Hundreds of Donegal families cannot afford to lose the services of ParentStop – Donegal Senator

first_imgA Donegal Senator has stated that the hundreds and hundreds of Donegal families who have benefitted from the ParentStop service over the last 13 years, cannot afford to lose it.Senator Pádraig Mac Lochlainn was appealing to the Minister for Children and Youth Affairs, Katherine Zappone directly during a special debate on the matter in the Seanad today.ParentStop supported over 400 Donegal families last year and has announced that it will have to close its doors at the end of this year, due to an ongoing lack of secure funding resources for the service. Senator Mac Lochlainn said: “This is a vital service for so many families across the county. Established in 2005 from within the community of Donegal and funded from 2007 to date, the team at ParentStop have been a safe space for parents struggling with their responsibilities for a variety of reasons. They are a free and voluntary service operated on a not for profit basis.“It is a self-referral service for families but a range of professionals and officials have referred struggling families to the service including teachers, counsellors, health care and social care professionals as well as family court judges.For years now, they have struggled to find the necessary funding from government agencies to sustain what has been a growing service and they have been forced into this announcement that they will have to close their doors”.“Today I appealed to Minister Zappone to meet with the board of ParentStop and to work with the HSE and other government departments and agencies to find a sustainable funding solution that will keep the doors open. I am pleased that the Minister has confirmed that she will meet the board of ParentStop later this month and that Tusla and the HSE are working on a joint funding proposal. “It is critical now that these efforts succeed and that the hundreds of Donegal families who rely on ParentStop are not abandoned by the state”.Hundreds of Donegal families cannot afford to lose the services of ParentStop – Donegal Senator was last modified: November 5th, 2019 by Shaun KeenanShare this:Click to share on Facebook (Opens in new window)Click to share on Twitter (Opens in new window)Click to share on LinkedIn (Opens in new window)Click to share on Reddit (Opens in new window)Click to share on Pocket (Opens in new window)Click to share on Telegram (Opens in new window)Click to share on WhatsApp (Opens in new window)Click to share on Skype (Opens in new window)Click to print (Opens in new window) Tags:Parentstoplast_img read more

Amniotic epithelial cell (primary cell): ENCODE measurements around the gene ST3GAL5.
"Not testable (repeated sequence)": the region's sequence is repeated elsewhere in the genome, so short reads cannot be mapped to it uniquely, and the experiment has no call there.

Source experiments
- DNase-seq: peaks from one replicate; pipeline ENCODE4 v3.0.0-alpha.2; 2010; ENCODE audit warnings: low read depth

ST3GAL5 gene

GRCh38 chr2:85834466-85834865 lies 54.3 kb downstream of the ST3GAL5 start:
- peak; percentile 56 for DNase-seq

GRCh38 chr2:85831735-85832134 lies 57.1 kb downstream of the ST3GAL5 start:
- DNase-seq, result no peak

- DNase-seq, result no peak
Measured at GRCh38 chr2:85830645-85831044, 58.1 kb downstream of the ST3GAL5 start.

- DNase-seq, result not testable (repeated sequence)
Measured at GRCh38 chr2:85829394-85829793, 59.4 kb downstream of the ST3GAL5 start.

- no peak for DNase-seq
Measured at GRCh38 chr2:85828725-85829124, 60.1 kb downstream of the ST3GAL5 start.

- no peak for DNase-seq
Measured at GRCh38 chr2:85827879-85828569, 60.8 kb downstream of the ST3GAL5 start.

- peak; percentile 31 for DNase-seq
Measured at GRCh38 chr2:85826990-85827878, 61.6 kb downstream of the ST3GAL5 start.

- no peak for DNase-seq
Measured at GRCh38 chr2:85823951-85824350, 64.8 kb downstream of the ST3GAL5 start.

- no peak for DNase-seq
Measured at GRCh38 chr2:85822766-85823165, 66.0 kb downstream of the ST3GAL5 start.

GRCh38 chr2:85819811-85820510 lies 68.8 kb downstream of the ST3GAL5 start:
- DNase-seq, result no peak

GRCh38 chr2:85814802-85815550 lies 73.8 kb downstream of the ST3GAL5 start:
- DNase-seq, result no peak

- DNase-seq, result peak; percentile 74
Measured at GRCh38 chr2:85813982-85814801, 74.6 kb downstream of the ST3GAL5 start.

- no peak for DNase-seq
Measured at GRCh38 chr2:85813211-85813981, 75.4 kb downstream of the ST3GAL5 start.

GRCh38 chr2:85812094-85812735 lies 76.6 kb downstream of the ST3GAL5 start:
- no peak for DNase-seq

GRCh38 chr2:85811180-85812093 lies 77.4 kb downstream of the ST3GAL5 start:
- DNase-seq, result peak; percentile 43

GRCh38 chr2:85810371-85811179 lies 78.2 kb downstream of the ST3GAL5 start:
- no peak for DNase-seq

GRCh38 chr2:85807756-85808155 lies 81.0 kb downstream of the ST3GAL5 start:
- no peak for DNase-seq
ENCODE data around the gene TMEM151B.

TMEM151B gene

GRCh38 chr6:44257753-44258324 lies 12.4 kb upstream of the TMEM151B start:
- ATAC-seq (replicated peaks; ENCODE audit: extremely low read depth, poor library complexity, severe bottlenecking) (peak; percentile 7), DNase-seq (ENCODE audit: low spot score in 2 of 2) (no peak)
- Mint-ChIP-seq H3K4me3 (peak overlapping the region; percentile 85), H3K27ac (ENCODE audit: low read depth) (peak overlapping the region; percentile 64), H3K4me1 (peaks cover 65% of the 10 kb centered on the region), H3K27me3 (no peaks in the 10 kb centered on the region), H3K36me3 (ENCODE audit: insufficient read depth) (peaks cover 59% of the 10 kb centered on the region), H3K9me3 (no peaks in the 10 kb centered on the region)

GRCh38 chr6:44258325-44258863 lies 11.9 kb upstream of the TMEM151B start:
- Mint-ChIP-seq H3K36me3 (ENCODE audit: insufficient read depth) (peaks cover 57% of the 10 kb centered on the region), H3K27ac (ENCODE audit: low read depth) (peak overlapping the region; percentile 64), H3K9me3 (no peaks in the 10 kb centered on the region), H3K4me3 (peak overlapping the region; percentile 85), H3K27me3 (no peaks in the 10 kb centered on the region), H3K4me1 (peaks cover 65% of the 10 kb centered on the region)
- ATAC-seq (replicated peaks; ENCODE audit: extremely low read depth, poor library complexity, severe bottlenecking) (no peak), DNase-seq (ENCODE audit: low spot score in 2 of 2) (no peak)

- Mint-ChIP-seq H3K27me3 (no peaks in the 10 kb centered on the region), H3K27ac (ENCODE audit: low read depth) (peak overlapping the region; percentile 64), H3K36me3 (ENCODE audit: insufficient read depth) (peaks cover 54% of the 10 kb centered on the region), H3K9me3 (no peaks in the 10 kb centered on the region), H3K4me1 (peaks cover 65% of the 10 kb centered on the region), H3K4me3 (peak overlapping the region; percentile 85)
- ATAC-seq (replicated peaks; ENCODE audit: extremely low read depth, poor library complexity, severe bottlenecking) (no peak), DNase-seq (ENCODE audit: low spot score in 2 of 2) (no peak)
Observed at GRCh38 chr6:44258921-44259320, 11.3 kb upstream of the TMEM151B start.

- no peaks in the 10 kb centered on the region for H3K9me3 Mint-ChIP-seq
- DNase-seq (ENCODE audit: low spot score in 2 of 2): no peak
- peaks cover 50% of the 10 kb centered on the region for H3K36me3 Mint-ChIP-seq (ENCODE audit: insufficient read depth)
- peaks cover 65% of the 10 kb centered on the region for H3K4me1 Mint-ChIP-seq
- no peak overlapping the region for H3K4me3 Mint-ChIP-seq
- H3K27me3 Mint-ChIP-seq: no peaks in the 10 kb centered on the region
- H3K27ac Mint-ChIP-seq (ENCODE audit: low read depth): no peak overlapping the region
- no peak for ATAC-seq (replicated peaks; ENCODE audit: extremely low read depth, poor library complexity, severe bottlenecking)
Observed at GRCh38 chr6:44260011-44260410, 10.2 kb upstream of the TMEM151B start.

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Fishing the North Coast: Rain will kick-off late run of fall kings

first_imgThe season’s first sizeable storms are finally filling our local rivers with fresh rainwater. And that means hard-charging, fresh from the salt king salmon – big and bright – will be making their way up all of our coastal rivers starting now. So, if you see a family member duck out early on Thanksgiving Day, or fail to show up, now you’ll know why. A steady stream of drift boats heading north on hwy.101 is also a pretty good indicator.The Smith and Chetco should be fishable on Friday, but both …last_img

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Where Are You on YOUR Cultural Competence Journey?